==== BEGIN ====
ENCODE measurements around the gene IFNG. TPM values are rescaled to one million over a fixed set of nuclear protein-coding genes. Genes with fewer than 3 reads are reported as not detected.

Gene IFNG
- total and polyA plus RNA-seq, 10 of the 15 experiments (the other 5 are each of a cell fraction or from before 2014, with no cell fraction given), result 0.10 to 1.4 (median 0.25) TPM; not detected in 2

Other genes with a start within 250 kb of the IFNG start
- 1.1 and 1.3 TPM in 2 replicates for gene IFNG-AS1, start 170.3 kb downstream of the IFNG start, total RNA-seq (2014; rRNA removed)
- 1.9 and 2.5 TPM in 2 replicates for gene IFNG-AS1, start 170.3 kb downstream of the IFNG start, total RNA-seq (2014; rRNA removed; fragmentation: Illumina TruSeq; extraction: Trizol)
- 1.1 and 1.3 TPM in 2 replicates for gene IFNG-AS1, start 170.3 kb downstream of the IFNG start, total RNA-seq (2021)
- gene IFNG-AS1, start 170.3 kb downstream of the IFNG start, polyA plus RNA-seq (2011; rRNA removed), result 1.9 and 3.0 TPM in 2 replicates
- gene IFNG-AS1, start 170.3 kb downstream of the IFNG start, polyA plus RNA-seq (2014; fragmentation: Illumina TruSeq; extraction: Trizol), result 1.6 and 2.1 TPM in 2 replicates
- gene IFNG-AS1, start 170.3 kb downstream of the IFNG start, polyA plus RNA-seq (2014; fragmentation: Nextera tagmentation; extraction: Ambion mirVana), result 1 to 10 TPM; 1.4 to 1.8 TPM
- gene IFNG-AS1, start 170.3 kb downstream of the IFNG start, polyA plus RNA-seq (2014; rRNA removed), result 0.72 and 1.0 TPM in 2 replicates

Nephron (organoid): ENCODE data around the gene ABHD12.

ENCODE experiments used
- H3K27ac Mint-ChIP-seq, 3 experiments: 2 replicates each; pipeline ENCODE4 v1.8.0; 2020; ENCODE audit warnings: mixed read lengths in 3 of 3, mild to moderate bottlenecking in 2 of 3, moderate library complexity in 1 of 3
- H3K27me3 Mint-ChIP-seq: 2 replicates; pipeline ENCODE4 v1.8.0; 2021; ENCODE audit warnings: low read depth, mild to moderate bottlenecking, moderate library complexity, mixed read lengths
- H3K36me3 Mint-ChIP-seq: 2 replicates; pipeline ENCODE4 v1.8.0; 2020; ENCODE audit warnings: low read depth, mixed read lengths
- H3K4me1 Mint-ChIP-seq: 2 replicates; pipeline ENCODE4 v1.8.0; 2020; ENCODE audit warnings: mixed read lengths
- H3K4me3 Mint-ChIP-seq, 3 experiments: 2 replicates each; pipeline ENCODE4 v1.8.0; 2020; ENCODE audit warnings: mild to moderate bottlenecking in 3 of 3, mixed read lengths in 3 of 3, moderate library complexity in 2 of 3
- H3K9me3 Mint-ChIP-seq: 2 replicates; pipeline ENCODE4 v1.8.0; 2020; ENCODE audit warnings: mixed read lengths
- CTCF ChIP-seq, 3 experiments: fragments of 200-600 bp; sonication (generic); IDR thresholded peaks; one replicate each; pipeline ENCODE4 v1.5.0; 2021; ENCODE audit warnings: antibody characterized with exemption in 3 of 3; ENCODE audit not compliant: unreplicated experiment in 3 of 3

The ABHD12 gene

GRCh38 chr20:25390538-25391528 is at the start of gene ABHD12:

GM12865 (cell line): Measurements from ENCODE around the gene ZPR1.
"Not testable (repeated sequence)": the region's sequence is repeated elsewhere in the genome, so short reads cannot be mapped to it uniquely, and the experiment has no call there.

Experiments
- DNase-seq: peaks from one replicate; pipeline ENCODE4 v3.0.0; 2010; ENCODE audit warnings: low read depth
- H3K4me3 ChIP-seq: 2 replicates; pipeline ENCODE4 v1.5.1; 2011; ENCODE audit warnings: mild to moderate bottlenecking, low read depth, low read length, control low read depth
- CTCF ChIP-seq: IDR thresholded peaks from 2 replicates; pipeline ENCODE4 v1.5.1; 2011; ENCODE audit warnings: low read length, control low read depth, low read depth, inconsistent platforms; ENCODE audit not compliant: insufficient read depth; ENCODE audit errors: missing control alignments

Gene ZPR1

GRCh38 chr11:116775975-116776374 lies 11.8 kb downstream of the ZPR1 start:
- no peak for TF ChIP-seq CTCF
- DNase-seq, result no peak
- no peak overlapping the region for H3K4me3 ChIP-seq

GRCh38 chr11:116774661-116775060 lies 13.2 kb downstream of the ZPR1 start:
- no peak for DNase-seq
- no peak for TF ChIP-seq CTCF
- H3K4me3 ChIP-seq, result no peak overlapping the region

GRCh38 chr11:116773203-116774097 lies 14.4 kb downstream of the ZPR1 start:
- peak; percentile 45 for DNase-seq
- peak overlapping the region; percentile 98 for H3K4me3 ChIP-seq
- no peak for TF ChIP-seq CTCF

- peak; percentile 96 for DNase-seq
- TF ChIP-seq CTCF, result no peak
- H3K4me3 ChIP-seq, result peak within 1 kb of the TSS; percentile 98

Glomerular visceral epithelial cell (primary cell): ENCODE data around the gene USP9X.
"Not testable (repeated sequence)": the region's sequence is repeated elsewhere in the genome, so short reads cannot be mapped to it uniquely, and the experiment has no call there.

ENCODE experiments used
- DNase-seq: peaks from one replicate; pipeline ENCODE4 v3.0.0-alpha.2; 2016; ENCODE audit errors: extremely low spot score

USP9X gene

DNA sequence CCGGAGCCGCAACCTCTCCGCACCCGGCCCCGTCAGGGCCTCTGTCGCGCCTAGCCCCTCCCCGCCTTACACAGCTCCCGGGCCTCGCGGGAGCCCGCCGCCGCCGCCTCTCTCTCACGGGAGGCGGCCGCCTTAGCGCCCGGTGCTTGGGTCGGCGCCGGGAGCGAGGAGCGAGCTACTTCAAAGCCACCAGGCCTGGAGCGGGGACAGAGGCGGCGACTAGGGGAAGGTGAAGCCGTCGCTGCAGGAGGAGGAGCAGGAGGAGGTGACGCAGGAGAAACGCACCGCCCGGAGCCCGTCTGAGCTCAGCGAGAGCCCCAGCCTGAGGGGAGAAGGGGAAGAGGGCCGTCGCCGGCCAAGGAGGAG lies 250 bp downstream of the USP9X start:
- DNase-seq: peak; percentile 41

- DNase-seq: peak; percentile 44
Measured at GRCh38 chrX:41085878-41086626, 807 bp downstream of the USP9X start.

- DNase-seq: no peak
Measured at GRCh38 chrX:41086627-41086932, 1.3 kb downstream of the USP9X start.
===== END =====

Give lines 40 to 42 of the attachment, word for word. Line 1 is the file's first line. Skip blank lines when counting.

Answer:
- peak overlapping the region; percentile 98 for H3K4me3 ChIP-seq
- no peak for TF ChIP-seq CTCF

- peak; percentile 96 for DNase-seq